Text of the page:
William B. Collins schreef 4 december in de Philadelphia Inquirer

Van Veen: A clever show that mixes music, mime

Saturday. Dec. 4. 1982

The balding Dutchman who commandeered the stage of the Shubert Theater last night is something else in show business. A kinetic philosophe,. perhaps. He sings his own songs and those of other people we haven't heard of either. He dances, hitchhikes, plays the violin nicely and the piano madly and,. just before intermission, he b1ows up the world.
foto: chris janssen, 1997 Herman van Veen is passing through town on the way to his Broadway debut in what his producers can only helplessly call "a muscal show" on the program, although Herman van Veen: All of Him is that and a couple of other things. He is doing two performances here, the second one this evening.
With three backup musicians, an awesomely tricky sound system and staging that favors stark, stabbing light effects, van Veen navigates his way through the landscape of contemporary life in full awareness that it is a mine field for the human spirit.
There is a song about a girl who comes home from the drug clinic to an indifferent family, and another one about cowards who "live because they're clever" and heroes who "die and live forever.-" There is even an Ode to Suicide in which a suicide. prone man's conscience keeps him alive to die a natural death. That's entertainment? Well, no, not in the variety-show sense. People who want to check out this fellow - and he is eminently worth checking out - should proceed with the understanding that he is in the poetry business and is utterly serious about what is happening to us as we mill around looking for something to take our minds off it.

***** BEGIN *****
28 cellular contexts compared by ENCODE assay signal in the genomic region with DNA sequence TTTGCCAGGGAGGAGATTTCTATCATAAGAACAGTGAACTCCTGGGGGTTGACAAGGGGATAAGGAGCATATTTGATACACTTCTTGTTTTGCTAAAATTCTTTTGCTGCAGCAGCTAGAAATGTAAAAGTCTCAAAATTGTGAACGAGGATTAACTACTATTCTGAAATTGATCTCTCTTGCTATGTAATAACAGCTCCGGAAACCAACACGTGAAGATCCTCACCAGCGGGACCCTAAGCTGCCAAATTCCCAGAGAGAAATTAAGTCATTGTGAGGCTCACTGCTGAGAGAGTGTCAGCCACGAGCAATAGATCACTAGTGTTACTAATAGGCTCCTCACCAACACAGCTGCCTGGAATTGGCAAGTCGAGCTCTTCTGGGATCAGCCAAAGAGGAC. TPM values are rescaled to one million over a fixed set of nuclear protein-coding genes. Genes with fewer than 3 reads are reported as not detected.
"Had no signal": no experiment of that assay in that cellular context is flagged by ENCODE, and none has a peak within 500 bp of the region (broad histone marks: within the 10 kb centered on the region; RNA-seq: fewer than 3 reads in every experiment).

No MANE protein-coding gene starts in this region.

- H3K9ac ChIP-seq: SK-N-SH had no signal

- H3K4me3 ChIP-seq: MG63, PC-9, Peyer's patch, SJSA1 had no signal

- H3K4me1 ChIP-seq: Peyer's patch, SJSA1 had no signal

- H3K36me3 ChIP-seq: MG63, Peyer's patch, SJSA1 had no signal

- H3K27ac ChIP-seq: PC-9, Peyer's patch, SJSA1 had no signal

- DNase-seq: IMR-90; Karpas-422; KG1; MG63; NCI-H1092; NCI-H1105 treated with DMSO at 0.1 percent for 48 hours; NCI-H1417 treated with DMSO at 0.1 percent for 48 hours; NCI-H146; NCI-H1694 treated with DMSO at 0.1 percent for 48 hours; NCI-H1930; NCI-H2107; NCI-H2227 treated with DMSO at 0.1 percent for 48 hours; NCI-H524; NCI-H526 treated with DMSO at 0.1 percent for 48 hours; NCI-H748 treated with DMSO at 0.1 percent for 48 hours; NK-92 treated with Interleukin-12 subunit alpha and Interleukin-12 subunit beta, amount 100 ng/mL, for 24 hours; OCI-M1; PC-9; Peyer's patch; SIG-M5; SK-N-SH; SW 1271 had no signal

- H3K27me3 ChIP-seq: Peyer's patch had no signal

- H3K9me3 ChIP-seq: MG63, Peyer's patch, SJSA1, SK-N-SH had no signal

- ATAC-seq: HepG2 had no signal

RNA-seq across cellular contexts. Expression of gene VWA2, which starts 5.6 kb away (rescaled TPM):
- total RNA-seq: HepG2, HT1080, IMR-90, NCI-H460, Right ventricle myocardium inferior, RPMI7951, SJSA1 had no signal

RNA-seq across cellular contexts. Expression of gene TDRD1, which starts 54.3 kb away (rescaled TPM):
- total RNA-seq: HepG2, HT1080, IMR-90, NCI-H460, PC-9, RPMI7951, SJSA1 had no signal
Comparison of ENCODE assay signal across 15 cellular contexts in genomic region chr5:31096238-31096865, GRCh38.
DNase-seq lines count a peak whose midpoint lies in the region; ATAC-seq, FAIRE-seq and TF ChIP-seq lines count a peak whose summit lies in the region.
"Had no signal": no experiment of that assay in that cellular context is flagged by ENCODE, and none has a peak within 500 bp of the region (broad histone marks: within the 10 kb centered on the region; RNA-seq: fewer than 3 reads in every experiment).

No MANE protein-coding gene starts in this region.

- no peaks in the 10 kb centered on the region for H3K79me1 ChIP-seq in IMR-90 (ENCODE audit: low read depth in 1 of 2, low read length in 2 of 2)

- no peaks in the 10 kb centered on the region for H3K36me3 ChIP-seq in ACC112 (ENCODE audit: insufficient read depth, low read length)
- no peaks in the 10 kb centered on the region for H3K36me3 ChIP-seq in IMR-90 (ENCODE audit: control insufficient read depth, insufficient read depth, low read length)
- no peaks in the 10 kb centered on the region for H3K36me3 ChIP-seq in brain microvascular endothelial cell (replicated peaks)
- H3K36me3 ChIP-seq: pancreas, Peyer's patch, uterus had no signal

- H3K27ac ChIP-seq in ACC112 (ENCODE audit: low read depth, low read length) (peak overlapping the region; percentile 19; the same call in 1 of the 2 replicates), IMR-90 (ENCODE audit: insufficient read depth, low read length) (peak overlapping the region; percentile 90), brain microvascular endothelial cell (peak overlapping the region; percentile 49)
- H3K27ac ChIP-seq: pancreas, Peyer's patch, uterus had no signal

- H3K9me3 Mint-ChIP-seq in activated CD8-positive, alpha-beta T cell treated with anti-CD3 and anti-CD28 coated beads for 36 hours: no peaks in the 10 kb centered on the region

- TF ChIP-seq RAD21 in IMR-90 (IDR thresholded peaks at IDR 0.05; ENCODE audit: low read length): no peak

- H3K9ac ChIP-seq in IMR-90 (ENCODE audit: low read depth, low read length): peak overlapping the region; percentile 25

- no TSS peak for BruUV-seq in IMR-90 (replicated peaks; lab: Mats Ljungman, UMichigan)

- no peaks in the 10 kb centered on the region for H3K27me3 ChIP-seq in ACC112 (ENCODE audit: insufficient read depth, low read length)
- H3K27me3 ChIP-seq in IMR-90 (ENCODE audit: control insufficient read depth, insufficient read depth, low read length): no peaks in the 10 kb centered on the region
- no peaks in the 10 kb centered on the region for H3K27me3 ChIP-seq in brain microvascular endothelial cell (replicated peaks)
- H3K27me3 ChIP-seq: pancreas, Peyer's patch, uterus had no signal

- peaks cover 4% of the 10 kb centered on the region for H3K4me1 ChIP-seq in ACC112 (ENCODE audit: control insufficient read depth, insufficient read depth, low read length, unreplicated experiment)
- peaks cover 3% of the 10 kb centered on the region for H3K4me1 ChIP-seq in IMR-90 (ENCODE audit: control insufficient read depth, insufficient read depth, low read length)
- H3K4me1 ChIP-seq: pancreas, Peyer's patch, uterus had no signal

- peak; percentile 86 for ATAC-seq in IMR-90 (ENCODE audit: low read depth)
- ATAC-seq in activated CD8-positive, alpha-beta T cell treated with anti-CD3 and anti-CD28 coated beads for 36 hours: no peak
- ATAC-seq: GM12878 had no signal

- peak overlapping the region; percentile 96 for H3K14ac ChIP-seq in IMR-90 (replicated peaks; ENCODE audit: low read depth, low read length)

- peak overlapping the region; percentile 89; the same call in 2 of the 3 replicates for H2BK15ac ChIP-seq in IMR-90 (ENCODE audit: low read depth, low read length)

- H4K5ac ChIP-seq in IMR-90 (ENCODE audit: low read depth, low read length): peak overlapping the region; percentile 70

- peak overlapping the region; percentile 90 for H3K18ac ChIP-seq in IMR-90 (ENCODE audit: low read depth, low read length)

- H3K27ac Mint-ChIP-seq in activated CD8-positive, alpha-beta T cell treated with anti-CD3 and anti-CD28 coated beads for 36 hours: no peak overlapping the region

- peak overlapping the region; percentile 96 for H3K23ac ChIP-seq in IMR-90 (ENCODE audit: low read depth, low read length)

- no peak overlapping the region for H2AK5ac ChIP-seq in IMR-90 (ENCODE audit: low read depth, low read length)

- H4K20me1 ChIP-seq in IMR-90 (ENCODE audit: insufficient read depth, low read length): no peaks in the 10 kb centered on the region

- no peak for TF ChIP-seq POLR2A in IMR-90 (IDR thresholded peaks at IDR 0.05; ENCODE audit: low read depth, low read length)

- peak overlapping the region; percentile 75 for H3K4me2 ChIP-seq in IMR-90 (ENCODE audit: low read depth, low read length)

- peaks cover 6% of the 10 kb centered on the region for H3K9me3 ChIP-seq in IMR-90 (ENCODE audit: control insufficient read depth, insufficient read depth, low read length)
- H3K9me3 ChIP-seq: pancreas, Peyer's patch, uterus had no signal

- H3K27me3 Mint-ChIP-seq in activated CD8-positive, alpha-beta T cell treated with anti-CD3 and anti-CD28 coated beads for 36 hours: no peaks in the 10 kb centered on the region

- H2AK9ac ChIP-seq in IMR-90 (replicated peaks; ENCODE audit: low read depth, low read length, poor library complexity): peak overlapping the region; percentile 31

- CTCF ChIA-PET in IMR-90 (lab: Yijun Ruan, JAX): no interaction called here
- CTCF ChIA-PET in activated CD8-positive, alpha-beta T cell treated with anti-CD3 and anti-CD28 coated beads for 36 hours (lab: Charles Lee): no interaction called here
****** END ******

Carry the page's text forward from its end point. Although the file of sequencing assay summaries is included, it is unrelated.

Van Veen is also a skillful mime. Attired informally in white, he creates images that are flashes of insight, rather like the guy who draws those disturbing cartoons on the editorial page. Unemployment? Van Veen walks straight toward the source of light. introducing himself and saying he is looking for work, and the light goes out. He turns and repeats himself and another light is extinguished. And so on, until the last light goes out before he has a chance to say anything.
Nuclear suicide? Yes, the simulated big boom feels strong enough to blow every fuse in the place. It sends the man scampering up and over a cyclone fence, behind which he finds himself a prisoner. The image defies logic, as poetry so often does, but it is gripping.
In the first act, after a while, I began to feel weighed down by the gloom. Van Veen has an overload problem, which could probably be worked out with more judicious rearrangement. It is too much of a relief when he turns to lighter, more antic material, like the virtuoso bit with the piano in which he plays a piece of music composed for every sound that can be made on or with a piano both as a musical instrument and a piece of furniture.
Given the generally thoughtful aspect of the show, van Veen's sudden spastic switch to rock parody comes as a shock, but it is good and it is funny.
The concept and the continuity are the product of a collaboration between van Veen and his director, Michel Lafaille. Rob Munnik is the hotshot lighting designer. That great sound system was put together by Hans van der Linden. Erik van der Wurff (keyboard) is the music director, with whom van Veen wrote several of the songs.

By William B. Collins
1nquirer Theater Critic

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